Millennial Career Coach Jacqueline Twillie Helps Make Negotiating a Success
I truly love a woman has a passion for the success of other women, and works tirelessly to help them become the success they want to be in work and in life. One such woman is Jacqueline Twillie, Atlanta-based author and career coach, who's worked closely with hiring managers of Fortune 500 companies, assisted numerous professionals in helping them land new jobs, and has spoken on women and work at places like Georgia Tech and the General Assembly.
Recently, Jacqueline joined an important movement to help eliminate the gender wage gap. I've had the pleasure of working with Jacqueline in helping to bring awareness to the importance of getting all your coins and earning your worth, and I knew that I had to chat with her further here on A WOMAN'$ WORTH. Especially since unveiling a new tool to better prepare women for one of the most nerve-wrecking must-dos of their career: salary negotiation. It's something Jacqueline, like a lot of us, once didn't know she should be doing.
A Woman'$ Worth: Can you give us the gist of the gender wage gap for those hearing about it for the first time or needing a bit more insight on the issue?
Jacqueline Twillie: Sure. In 2016, women earn on average 79 cents on the dollar compared to a non-Hispanic White male. However, when you dig into the data, the numbers are even more alarming while Asian Americans earn 90 cents, White Americans earn 79 cents, Black women earn 60 cents, and Latina women earn 54 cents. Eliminating the gender wage gap is important because segregation has no place in society, especially in the workplace.
AWW: Are there any personal experiences that led you to becoming such a strong advocate for equal pay for women?
Jacqueline: Yes, I was introduced to the gender wage gap through a campaign called #Ask4More which is led by Levo League. The pay disparity grabbed my attention because I didn't know to negotiate when I began to work. I started researching the gender wage gap, and honestly it ticked me off that women don't earn what they are worth. I was curious about what I could do to close the gap, and that's why I decided to focus on empowering women to negotiate. Quite simply, it's just the right thing to do, to pay men and women equally for work. The gender wage gap is a very complex issue, and the way I can make a difference is through the negotiation services I offer.
AWW: New college graduates are looking for work in their fields of study, but many aren't aware of the impact that not negotiating that first salary can have on their lifetime earnings. Can you give us more information regarding that?
Jacqueline: Research by Linda Babcock and Sara Laschever shows by not negotiating the first salary, a woman stands to lose more than $500,000 by age 60. This is why it's crucial to negotiate.
AWW: You've taken your message on the road speaking at universities, conferences, and conducting workshops. What are you finding to be the top reasons women in your audiences aren't negotiating?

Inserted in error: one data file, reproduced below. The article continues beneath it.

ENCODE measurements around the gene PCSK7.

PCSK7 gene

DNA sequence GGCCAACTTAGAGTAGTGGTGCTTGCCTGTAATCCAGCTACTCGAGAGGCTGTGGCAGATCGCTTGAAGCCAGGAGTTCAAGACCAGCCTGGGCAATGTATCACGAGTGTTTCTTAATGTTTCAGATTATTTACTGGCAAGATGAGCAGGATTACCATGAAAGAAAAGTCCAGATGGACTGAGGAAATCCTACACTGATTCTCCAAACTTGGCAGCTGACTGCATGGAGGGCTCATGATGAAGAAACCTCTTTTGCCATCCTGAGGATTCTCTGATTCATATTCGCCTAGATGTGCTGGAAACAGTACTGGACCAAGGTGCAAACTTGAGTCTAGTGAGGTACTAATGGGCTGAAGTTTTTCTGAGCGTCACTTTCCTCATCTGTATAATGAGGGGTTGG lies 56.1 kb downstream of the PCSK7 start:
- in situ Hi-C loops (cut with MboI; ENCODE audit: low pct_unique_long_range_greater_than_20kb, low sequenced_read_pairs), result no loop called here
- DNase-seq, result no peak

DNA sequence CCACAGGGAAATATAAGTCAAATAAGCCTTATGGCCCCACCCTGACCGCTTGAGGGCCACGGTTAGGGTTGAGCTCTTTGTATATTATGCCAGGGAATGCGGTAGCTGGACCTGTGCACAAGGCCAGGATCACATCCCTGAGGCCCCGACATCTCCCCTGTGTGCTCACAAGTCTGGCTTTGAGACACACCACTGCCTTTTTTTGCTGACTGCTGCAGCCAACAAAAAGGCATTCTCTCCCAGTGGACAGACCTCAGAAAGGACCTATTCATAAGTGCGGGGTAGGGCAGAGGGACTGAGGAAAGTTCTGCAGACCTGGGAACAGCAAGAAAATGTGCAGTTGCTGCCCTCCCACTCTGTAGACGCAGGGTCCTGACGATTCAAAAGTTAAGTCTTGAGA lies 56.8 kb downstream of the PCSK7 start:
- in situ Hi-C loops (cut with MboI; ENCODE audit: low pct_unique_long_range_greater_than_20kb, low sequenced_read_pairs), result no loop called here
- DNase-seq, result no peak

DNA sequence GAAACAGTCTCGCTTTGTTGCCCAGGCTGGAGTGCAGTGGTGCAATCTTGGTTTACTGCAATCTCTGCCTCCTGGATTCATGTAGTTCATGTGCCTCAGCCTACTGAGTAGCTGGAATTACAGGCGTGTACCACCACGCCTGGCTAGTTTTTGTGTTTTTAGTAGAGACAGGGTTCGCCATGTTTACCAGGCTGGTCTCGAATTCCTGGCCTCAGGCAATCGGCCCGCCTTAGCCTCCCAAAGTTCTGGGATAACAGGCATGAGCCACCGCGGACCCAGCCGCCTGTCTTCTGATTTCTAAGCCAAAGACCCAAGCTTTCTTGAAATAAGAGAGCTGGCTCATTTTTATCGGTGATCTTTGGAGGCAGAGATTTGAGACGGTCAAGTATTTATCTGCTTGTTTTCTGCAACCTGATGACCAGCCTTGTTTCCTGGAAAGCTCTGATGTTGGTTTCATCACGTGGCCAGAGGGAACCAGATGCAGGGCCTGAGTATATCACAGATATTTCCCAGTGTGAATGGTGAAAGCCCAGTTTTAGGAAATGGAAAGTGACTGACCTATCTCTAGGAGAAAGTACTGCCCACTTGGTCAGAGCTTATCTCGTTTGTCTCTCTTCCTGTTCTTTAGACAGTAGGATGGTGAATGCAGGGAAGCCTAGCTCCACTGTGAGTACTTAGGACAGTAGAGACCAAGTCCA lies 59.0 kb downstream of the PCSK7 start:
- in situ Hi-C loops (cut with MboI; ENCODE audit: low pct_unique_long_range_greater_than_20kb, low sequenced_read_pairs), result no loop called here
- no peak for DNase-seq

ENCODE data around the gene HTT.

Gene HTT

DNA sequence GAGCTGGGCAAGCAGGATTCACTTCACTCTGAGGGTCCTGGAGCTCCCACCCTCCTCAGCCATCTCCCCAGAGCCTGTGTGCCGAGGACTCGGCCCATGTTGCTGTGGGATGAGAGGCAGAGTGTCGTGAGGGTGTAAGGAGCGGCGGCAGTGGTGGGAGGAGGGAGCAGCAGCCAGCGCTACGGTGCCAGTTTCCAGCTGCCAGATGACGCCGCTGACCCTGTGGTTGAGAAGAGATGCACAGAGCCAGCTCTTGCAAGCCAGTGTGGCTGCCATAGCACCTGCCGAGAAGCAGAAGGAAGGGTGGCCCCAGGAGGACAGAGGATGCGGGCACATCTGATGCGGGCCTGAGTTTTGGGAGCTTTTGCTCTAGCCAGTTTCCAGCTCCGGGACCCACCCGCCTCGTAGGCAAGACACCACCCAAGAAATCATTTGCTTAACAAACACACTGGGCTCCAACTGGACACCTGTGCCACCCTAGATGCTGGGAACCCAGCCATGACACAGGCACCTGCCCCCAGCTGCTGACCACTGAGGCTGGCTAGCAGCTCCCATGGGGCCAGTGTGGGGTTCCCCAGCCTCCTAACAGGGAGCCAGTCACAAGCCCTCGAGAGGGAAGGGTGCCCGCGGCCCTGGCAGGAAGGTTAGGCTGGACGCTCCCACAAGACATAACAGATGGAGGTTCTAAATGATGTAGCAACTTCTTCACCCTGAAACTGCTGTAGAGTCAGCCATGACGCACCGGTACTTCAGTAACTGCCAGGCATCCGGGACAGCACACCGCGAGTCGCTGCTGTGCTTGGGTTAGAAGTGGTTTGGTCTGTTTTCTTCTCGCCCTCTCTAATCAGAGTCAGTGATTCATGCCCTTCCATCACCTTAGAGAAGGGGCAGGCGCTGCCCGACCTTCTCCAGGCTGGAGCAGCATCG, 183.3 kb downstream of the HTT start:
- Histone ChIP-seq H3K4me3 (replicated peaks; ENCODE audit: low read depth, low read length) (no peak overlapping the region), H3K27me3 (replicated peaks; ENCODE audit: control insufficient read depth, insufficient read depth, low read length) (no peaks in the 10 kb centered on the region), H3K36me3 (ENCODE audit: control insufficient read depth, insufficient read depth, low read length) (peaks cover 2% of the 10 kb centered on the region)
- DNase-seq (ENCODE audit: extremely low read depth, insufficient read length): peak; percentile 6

Jacqueline: After speaking to dozens of women across the country, I found two reasons why women don't negotiate: They're afraid that if they do try to negotiate, they'll lose the offer. Secondly, they want to be liked.
"Quite simply, it's just the right thing to pay men and women equally for equal work."
AWW: So you've created a tool called The Negotiation Toolkit. What it is, and how can it set one up for successful negotiations, whether they're trying to score their first real job or their fifth.
Jacqueline: The Negotiation Toolkit is the graduation gift I wish someone would have given me when I completed college, and the tool I wish I had going into my performance review as a mid-career professional. I designed it to help millennial women approach negotiations with a positive attitude. One thing young women who have just entered the workforce, and those who have been in the workforce for 5+ years are saying they like about the Negotiation Toolkit is that it gives them examples of how to phrase your ask. How you ask for more matters.
AWW: Are hiring managers sharing with you what candidates are doing, or not doing, when the opportunity to ask for more presents itself? And, are hiring managers expecting negotiations at the entry-level?
Jacqueline: I hear from hiring managers of both sexes that women just don't ask as much as men before they accept a job offer. Keep in mind that most companies expect the people they are hiring to negotiate, so the first offer is rarely the best offer. When an entry-level person negotiates based on the value they bring to an organization, and understand the market rate, the manager will appreciate that the potential new employee has done their homework. The key here is asking the proper way, which is one of the things the users of the Negotiation Toolkit love.
AWW: That's awesome, Jacqueline! What else will we find inside the toolkit?
Jacqueline: Inside the box you'll find the #EarnYourWorth Negotiation Workbook with sample negotiation scripts, preparation checklists, and affirmations to keep your mind focusing on win-win solutions.
AWW: For those who will be building businesses of their own right out of college alongside a job, how does the Negotiation Toolkit ssist the entrepreneur when it comes to earning their worth with whatever product or service they offer?
Jacqueline: In section seven of the Negotiation Toolkit, I walk millennial women through the steps of what they should be negotiating for and how to find information to set competitive rates. I emphasize that the market rate is not more than what your competitors charge. There are a number of factors that go into determining freelance rates as well as total compensation job offers.